One of London’s most recognisable Japanese supermarkets, Japan Centre, has opened a brand new flagship store on
Panton Street, just a stone’s throw from the bright lights of Leicester Square.

The latest site from the Japan Centre Group, whose restaurants include Sakagura, Shoryu and Ichiryu, sees the opening of a ‘Depachika’: a stylish department store food hall usually located at basement level, and filled with temptingly packaged products and ready-to-eat delicacies. 

Developed by the team at CADA Design, Japan Centre Panton Street adheres to the operational principles of Depachika, combining the industrial nature of the existing building with traditional Japanese simplicity and a thoughtful approach to design.

The new food hall combines a range of specialist rooms and a central 100-seat dine-in courtyard. Three specialist departments offer a unique customer experience, with dedicated Tea, Sake and Miso areas. These departments are distinct from the main food hall with contrasting timber tones to give them their own identity. 

Solus were delighted to work with CADA Design to supply a fantastic array of trend-leading tiling products to various areas of Japan Centre. In the food hall, visitors are welcomed by a complex flooring design, which was created with chevron and hexagon shaped tiles from the versatile Recon range.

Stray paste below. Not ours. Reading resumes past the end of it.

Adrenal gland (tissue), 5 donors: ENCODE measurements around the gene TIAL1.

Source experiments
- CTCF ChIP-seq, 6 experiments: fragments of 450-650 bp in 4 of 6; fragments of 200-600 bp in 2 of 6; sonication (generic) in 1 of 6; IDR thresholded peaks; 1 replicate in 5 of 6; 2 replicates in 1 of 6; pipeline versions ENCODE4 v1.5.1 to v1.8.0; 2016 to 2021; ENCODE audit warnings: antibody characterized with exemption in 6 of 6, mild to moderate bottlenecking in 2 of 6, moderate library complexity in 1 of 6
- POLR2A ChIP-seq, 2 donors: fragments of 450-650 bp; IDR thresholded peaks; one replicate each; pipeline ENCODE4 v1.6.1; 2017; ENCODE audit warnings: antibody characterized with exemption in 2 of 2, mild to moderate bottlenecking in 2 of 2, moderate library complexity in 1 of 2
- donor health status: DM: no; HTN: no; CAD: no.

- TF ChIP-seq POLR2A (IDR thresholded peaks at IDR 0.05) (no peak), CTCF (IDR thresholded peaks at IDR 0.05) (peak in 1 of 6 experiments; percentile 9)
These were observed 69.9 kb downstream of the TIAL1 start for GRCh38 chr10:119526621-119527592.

When customers are ready to check out, they are also greeted by a beautifully clad service counter, which features a combination of plain and three-dimensional hexagon tiles from the evocative Silhouette and Dynamic ranges. Directly behind, distinctive hand-made encaustic hexagon tiles complement the modern Japanese scheme.

Concrete is used in many aspects of the design, and Solus helped to complete this aesthetic with large format, authentic looking concrete effect tiles from the Horizon range, which can be seen on the counter fronts and walls of many of the quick service food locations.

Authentic and realistic concrete tones

A chic and modern design that sympathetically marries the concept of a Japanese Depachika with contemporary merchandising displays and trendsetting finishes, Japan Centre is fast becoming a ‘must visit’ location for locals and tourists alike.

Photography by Steve Joyce